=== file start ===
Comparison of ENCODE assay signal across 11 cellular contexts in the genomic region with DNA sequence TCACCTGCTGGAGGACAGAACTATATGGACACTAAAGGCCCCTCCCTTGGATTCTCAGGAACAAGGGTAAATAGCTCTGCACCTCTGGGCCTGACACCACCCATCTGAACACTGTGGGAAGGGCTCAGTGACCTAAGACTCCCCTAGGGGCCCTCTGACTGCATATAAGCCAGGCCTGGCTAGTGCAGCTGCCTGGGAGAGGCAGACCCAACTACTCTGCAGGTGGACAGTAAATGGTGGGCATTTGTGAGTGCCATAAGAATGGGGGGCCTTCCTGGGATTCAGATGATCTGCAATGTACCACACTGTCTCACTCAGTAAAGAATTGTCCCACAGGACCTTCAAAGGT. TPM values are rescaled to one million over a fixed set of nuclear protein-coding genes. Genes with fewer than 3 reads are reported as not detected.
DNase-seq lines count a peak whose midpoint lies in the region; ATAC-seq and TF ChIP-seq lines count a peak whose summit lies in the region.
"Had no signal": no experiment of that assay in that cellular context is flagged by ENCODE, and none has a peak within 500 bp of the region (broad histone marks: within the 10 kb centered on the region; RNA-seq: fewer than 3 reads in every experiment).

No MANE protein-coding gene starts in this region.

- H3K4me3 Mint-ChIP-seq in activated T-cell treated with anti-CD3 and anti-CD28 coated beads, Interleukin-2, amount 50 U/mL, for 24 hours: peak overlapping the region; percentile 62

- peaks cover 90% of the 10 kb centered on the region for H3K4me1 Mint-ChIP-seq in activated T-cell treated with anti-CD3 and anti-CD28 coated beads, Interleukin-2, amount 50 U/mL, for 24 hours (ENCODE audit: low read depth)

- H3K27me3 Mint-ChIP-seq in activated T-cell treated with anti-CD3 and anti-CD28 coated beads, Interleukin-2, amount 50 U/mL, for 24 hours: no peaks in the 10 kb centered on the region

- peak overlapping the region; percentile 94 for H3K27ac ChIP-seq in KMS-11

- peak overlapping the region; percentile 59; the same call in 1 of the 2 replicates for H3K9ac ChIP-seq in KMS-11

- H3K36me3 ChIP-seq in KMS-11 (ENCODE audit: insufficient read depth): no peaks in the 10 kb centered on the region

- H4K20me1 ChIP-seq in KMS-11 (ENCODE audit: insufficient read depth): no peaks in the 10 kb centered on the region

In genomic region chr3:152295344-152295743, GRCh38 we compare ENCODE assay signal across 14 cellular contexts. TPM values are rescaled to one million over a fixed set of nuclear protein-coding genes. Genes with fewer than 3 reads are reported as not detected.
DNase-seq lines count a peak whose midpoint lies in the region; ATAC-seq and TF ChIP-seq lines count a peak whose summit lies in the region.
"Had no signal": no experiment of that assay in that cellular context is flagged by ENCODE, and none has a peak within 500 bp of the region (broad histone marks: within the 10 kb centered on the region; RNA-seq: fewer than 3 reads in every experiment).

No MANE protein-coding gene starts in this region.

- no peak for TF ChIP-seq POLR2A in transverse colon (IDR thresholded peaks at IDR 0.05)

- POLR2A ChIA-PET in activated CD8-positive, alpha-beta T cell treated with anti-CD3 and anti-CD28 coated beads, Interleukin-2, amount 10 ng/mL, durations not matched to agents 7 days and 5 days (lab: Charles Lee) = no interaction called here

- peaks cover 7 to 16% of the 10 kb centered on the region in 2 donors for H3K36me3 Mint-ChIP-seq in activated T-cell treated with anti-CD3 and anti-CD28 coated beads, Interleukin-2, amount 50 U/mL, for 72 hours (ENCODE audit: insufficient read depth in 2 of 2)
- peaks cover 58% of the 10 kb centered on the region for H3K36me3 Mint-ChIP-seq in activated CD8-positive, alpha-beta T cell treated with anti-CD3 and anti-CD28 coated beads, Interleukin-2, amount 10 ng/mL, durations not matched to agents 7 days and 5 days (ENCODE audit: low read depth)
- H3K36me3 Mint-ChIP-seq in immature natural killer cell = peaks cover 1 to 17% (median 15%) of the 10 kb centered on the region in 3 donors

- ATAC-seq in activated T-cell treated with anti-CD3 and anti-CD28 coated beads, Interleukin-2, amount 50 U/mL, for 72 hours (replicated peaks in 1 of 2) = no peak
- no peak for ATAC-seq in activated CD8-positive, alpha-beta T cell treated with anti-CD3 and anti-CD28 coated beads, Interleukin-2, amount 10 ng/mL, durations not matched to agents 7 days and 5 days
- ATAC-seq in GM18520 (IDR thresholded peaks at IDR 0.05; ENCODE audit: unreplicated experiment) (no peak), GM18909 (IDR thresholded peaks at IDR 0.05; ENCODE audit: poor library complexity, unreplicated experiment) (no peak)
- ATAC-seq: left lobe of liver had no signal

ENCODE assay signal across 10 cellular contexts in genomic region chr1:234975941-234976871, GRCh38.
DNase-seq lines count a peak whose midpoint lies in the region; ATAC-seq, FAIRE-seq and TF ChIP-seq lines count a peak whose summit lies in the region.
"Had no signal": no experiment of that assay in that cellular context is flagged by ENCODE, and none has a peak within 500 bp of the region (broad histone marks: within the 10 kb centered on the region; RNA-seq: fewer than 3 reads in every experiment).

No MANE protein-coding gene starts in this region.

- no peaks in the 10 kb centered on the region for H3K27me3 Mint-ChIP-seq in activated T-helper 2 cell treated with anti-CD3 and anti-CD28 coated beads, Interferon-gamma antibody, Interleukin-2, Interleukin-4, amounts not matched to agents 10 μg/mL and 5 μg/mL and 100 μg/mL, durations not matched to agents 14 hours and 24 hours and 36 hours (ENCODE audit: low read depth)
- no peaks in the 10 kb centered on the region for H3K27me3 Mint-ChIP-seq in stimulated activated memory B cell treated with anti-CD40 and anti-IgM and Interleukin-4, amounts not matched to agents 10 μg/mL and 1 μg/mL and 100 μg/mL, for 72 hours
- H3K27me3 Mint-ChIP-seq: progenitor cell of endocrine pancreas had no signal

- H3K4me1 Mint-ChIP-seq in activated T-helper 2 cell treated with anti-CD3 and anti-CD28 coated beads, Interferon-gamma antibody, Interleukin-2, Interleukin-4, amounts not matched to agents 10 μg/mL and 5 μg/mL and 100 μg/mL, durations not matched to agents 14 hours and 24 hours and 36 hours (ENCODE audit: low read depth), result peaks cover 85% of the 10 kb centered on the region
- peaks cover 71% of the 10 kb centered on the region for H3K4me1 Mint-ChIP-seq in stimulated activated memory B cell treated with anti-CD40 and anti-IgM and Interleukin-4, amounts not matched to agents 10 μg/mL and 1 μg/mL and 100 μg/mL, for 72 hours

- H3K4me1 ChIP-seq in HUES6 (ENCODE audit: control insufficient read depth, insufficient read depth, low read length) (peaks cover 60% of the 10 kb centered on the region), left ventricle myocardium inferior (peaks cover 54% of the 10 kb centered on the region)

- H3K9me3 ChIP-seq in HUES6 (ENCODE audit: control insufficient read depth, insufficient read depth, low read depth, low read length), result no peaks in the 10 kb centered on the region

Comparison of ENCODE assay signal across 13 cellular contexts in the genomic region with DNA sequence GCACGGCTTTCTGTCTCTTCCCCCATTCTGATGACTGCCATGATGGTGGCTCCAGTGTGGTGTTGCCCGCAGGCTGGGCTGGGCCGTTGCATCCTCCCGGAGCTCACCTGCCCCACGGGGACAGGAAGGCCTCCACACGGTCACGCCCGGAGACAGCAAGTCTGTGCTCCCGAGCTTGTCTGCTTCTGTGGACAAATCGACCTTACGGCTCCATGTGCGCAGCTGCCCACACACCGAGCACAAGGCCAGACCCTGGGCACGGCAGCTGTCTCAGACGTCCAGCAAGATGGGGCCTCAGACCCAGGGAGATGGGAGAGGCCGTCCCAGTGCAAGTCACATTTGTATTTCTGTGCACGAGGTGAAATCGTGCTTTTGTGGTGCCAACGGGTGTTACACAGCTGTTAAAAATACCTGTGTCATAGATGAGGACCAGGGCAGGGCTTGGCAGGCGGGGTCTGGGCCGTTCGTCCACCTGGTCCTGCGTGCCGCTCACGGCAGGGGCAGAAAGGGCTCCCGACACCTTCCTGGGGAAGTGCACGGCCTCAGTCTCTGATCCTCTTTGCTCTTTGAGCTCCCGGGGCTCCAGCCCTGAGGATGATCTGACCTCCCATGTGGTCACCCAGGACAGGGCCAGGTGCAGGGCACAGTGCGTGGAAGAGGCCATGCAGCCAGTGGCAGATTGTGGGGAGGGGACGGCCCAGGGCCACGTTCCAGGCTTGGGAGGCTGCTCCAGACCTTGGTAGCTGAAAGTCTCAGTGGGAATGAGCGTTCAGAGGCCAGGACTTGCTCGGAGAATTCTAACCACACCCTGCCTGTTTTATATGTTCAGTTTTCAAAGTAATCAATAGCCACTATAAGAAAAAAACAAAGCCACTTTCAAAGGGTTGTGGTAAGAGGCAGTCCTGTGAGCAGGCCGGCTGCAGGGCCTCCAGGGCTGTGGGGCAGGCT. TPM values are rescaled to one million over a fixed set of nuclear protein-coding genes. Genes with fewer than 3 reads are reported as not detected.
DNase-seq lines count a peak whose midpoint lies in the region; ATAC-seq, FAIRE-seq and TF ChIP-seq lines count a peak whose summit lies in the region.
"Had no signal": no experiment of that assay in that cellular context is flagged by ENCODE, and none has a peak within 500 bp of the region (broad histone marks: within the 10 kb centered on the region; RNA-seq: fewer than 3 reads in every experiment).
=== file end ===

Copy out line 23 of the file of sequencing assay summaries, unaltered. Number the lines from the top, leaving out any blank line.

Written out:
- ATAC-seq in GM18520 (IDR thresholded peaks at IDR 0.05; ENCODE audit: unreplicated experiment) (no peak), GM18909 (IDR thresholded peaks at IDR 0.05; ENCODE audit: poor library complexity, unreplicated experiment) (no peak)